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Design Is Community: INDE. Prodigy, Flack Studio

Melbourne’s Flack Studio seeks out conversations – through the interior as art that converses with its audience; through the home as a vehicle that fosters relationships and values; and through direct engagement with the community.



BY Editorial Team

15 April, 2020


The INDE.Awards celebrates the best in projects and practices across the region and our four Prodigies of 2020 are all truly outstanding. Each has an inspiring story to tell – who they are, how they came to design, why they chose their profession, and what working in the architecture and design community means to them.

Each story is unique as written by the architects and designers in their own words. It is a pleasure to share their journeys with you.

Here, founder of Flack Studio, David Flack, tells us the story of he and Director Mark Robinson have been growing a studio that prioritises accessibility and community – with a view to the long-term potentials of conversation and relationships through design.

 

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Establishing Flack Studio

I’ve always wanted to have my own studio, however I originally thought it would take ten years before it became a reality. I set up Flack Studio after four years in the industry. Prior to setting up my studio, I had only worked with Kerry Phelan at KPDO. I sought her out because I believe she’s Australia’s best designer. My plan was to move to London and approach Ilsa Crawford. During the six weeks prior to my departure, I received two phone calls – one call became the Bendigo Residence and the second the Hawthorn Residence. It was during this period, with support from my peers, that Flack Studio was born.

 

The Elmore Residence (2018). Photo by Sharyn Cairns

The Elmore Residence (2018). Photo by Sharyn Cairns

 

Both clients respected that I didn’t have a studio and gave me six months while I set up Flack Studio, prior to commencement. It was always important to get it right. I don’t believe in falling on your feet. My parents, both working class, installed a strong work ethic. I have seen small practices rise and fall. I studied business management prior to interior architecture, so I understood the importance of process and business practices in supporting the highest design outcomes.

 

The Elmore Residence (2018). Photo by Sharyn Cairns

The Elmore Residence (2018). Photo by Sharyn Cairns

 

At the point of setting up my studio I was lucky to meet my partner Mark Robinson. His background was in film direction. Our conversations have always been around our point of view and our voice as a studio, while being conscious of being part of greater change by understating design has a voice and can be political. Our studio’s first year was within the world of Brexit, Trump and Australia’s anti asylum and indigenous policies.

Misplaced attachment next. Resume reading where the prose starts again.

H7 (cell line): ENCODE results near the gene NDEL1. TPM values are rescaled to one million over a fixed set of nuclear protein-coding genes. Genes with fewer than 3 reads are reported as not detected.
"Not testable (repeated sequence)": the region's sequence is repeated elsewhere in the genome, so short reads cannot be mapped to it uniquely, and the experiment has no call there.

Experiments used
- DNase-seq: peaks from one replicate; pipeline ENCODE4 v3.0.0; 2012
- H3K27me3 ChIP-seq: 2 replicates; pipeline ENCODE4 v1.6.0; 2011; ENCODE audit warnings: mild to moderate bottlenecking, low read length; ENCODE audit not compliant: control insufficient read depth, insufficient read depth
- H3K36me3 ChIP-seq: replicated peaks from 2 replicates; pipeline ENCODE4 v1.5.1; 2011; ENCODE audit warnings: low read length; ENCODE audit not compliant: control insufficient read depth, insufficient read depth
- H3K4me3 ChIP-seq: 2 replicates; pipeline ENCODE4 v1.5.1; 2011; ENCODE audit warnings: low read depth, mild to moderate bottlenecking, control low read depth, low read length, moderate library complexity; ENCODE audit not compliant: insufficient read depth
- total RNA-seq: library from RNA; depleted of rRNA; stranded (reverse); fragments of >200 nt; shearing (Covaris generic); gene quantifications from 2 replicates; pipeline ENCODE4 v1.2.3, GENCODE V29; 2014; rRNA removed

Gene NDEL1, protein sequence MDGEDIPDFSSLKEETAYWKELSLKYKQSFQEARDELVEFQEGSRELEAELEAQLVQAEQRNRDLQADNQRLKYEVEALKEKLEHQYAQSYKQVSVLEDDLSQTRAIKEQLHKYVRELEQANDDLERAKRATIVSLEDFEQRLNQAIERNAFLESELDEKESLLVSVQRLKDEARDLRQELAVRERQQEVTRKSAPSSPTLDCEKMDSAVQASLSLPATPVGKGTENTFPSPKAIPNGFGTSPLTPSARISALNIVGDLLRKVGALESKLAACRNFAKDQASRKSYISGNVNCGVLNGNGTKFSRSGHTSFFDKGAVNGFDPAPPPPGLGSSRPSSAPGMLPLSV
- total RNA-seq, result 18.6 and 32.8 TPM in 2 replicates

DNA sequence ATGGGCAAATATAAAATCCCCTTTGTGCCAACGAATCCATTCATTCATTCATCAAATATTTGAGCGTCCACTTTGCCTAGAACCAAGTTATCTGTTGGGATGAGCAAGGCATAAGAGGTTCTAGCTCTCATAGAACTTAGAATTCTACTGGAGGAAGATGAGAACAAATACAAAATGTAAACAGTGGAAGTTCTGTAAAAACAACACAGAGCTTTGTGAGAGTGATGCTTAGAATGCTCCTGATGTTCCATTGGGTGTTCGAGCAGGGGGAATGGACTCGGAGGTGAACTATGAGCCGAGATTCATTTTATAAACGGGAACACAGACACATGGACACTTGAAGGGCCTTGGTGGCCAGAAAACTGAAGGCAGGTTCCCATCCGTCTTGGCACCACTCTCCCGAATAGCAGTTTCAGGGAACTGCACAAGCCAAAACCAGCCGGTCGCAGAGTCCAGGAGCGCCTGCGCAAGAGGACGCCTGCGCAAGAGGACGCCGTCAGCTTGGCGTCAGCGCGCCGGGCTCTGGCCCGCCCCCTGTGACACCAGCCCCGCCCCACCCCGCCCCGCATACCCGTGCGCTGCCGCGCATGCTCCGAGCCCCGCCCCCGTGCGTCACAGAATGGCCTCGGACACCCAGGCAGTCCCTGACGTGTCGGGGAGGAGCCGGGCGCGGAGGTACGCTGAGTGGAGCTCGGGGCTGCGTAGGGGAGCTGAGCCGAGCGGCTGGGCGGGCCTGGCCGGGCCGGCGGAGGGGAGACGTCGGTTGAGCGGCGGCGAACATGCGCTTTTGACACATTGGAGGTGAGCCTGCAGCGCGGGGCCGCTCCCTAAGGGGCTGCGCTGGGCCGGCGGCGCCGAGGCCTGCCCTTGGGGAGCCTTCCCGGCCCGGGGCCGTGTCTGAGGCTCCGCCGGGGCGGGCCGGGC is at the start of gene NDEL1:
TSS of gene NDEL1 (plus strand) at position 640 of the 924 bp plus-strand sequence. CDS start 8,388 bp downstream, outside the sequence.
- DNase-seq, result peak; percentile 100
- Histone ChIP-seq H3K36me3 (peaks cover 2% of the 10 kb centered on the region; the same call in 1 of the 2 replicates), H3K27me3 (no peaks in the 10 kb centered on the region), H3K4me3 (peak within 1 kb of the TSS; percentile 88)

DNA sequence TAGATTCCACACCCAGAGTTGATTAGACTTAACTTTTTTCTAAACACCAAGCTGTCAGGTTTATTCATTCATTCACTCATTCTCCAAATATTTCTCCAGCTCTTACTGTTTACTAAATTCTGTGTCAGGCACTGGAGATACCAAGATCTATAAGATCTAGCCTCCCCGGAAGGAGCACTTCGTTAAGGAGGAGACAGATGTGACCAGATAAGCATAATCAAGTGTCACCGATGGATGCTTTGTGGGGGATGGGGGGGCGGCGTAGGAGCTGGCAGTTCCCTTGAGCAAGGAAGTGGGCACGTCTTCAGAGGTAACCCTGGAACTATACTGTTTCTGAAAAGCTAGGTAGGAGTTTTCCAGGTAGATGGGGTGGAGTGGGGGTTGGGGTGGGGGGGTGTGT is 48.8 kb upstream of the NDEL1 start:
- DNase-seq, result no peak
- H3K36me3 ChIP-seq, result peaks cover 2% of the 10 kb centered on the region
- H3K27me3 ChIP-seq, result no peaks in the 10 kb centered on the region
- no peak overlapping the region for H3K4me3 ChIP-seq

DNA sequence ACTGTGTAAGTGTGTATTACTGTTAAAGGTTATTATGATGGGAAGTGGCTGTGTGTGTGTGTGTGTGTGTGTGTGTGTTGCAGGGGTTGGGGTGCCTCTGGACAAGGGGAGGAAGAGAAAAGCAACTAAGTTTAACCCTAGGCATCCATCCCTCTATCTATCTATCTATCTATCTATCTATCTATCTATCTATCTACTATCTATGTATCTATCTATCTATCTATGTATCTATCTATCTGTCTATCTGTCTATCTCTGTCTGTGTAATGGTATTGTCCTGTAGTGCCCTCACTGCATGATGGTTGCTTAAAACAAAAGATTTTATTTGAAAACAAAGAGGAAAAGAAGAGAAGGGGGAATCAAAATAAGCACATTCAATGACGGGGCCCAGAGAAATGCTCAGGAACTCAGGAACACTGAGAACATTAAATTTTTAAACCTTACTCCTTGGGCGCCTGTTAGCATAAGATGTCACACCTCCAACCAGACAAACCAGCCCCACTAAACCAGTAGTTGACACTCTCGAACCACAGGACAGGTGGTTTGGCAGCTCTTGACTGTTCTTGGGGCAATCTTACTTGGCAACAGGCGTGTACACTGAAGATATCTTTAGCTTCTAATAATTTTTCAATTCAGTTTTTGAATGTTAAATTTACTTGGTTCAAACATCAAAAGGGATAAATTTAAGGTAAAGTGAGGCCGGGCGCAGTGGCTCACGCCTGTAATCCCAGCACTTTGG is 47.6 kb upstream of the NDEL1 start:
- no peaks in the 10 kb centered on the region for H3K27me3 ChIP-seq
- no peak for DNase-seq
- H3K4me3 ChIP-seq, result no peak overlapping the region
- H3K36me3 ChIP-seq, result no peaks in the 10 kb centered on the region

I grew up in country Victoria as an overweight queer kid. I had few friends and my safety was in a cubby house my dad built for me. This space was my world and taught me the importance of environments. Mark grew up in public housing and he and his mother survived living in homeless shelters. We very much connected through the importance of home. His films were based on this idea and he taught me my work was heavily rooted in the same sensibility. By remembering that kid in his cubby, my designs had power.

 

The Elmore Residence (2018). Photo by Sharyn Cairns

The Elmore Residence (2018). Photo by Sharyn Cairns

 

The Studio

My method of working has always been enthusiastic, energetic, collaborative and [driven by] kindness. I’m inspired by people, ideas and the sharing of knowledge – this has been the backbone and focus of my studio. I work with a small team of builders and I’m very loyal to our joiners, trades and suppliers. We grow together and every project bears the hallmark of these relationships.

Fostering design as art – a place where play, experimentation and ultimately life changing experiences would come from the design – has always been paramount. Design has the ability to transcend all. I have always engaged in the greater community, fostering design within the Melbourne / Australian community while bringing more people into the design world. As a kid it didn’t feel that design was accessible – it should and needs to be, particularly in these times.

 

Flack Studio, Fitzroy. Photo by Anson Smart

Flack Studio, Fitzroy. Photo by Anson Smart

 

In setting up Flack Studio I wanted to express myself, while engaging with the local and international community by seeing interiors as art and having a conversation with an audience. I set out to challenge the status quo and change the Australian interior design community. I wanted engagement, community and voice to be the leading factors of our community.

 

Flack Studio, Fitzroy. Photo by Anson Smart

Flack Studio, Fitzroy. Photo by Anson Smart

 

I’m very proud of what we’ve achieved within the Australian design community in bringing everyone together. This has been the single highlight of my career, not my projects. This approach, to me, is extremely intuitive and prior to setting up my own studio I didn’t completely enjoy working within the design industry as it felt too commercially focused. This approach allows humans and design to be paramount and respected.

 

Pettigrew Boyd House (2019). Photo by Derek Swalwell

Pettigrew Boyd House (2019). Photo by Derek Swalwell

 

Neither Mark nor I come from backgrounds or communities that felt understood or accepted by the design and art worlds. We believe design should be accessible to everyone and that is Flack Studio to the core.

We create spaces with our unique points of view. Our homes are involved, detailed, inventive, bold, ethereal, unique, liveable, intelligent, unpretentious, strategic and approachable. Our homes come from research; we listen to the architecture and client, and respect the masters that came before. We then bring all our communities together to better the broader community.